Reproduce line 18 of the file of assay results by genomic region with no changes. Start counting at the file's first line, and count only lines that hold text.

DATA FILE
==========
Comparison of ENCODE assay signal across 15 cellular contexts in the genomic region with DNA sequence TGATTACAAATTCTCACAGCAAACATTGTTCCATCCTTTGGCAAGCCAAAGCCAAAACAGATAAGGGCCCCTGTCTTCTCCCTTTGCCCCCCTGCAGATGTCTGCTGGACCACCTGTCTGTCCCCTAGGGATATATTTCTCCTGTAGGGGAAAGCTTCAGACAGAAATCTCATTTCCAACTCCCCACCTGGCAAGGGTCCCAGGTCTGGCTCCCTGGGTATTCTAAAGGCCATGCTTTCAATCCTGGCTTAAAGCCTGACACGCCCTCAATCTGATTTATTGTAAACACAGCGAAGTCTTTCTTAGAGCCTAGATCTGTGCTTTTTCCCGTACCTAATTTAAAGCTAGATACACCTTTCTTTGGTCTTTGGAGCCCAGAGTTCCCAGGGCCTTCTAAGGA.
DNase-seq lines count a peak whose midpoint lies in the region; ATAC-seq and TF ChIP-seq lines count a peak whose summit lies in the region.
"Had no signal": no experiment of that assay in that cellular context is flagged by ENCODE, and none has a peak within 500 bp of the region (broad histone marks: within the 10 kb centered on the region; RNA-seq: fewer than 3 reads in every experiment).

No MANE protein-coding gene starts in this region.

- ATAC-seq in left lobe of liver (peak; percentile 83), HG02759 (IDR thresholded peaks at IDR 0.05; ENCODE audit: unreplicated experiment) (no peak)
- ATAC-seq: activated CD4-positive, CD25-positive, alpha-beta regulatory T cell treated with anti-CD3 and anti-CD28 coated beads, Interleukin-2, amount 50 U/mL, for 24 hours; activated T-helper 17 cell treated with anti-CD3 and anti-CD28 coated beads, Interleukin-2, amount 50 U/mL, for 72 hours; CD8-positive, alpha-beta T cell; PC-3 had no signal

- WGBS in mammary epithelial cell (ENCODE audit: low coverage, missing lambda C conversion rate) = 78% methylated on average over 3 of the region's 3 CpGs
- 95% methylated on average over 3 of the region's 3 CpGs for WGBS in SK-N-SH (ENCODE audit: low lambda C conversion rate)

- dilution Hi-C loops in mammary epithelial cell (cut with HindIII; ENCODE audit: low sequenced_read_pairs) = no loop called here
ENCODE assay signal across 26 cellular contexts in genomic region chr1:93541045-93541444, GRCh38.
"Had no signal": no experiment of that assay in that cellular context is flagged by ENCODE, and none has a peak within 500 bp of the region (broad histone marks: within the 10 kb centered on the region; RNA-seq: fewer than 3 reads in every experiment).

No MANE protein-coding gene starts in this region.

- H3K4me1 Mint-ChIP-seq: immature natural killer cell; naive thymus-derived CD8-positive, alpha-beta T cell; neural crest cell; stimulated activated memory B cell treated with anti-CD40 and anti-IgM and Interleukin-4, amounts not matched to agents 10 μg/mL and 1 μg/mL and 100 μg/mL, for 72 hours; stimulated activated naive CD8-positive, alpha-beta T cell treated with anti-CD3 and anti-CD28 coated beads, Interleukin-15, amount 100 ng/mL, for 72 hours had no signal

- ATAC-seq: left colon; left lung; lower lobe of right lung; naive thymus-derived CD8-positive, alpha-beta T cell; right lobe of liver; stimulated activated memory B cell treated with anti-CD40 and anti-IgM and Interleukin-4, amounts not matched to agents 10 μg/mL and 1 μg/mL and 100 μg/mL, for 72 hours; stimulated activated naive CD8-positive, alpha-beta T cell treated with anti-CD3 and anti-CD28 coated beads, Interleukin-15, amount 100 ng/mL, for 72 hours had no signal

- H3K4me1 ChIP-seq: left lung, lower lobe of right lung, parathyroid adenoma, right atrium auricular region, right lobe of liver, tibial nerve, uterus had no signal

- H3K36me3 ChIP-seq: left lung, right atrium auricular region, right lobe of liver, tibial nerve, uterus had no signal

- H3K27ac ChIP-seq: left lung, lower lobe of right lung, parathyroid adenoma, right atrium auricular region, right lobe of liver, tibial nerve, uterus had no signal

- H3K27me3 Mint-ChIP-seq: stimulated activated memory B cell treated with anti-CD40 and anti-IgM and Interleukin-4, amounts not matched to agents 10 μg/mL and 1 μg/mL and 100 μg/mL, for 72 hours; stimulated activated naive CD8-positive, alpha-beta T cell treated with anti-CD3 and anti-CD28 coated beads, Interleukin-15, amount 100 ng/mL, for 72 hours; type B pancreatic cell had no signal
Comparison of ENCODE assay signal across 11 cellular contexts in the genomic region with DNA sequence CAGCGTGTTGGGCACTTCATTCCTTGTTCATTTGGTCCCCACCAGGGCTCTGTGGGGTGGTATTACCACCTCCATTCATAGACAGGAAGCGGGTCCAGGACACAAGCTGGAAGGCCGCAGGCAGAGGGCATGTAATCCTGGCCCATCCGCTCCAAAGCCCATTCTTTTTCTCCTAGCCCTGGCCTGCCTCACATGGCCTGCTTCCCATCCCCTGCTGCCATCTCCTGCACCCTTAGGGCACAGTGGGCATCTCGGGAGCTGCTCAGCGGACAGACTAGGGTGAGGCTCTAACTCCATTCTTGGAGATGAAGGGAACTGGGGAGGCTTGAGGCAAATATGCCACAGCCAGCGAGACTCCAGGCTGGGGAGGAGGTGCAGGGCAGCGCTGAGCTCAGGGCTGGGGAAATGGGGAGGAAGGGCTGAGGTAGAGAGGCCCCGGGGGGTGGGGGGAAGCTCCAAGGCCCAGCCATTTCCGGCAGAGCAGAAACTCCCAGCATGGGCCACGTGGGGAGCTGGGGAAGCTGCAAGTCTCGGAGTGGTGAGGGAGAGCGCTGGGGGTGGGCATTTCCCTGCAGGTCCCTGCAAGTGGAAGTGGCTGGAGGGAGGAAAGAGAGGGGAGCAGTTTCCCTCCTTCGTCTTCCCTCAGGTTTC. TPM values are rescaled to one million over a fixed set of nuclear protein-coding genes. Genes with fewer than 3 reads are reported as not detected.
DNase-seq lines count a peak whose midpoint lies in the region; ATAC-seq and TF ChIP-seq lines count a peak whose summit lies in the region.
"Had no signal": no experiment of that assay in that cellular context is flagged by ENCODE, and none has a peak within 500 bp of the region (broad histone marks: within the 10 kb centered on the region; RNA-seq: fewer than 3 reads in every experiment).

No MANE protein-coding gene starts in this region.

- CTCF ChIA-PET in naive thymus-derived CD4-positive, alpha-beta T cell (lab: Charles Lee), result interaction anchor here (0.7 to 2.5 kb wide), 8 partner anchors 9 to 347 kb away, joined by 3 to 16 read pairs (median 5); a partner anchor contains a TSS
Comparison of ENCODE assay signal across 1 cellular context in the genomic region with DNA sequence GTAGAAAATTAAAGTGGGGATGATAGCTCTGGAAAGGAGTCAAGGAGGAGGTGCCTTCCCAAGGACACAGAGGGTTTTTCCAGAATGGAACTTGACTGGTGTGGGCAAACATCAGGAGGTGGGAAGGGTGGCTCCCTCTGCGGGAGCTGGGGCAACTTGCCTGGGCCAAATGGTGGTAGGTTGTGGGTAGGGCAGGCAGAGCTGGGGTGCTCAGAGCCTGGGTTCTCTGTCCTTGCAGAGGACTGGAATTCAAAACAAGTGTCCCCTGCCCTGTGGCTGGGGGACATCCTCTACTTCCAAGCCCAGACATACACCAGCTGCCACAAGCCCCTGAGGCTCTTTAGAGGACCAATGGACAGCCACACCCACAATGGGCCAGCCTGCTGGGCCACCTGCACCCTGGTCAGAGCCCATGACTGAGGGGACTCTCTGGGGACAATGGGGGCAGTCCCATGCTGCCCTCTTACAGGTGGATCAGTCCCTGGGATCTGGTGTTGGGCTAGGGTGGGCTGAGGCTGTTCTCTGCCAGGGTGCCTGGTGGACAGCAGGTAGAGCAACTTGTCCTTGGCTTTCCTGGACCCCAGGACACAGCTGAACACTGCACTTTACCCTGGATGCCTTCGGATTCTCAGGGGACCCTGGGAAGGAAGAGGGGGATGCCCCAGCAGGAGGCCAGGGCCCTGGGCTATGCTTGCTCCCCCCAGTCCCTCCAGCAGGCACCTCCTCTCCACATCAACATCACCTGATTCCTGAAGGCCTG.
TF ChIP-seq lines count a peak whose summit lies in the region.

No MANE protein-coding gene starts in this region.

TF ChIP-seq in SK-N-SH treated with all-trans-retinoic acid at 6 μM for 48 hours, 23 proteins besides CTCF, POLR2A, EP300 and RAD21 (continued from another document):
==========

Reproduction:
- H3K27me3 Mint-ChIP-seq: stimulated activated memory B cell treated with anti-CD40 and anti-IgM and Interleukin-4, amounts not matched to agents 10 μg/mL and 1 μg/mL and 100 μg/mL, for 72 hours; stimulated activated naive CD8-positive, alpha-beta T cell treated with anti-CD3 and anti-CD28 coated beads, Interleukin-15, amount 100 ng/mL, for 72 hours; type B pancreatic cell had no signal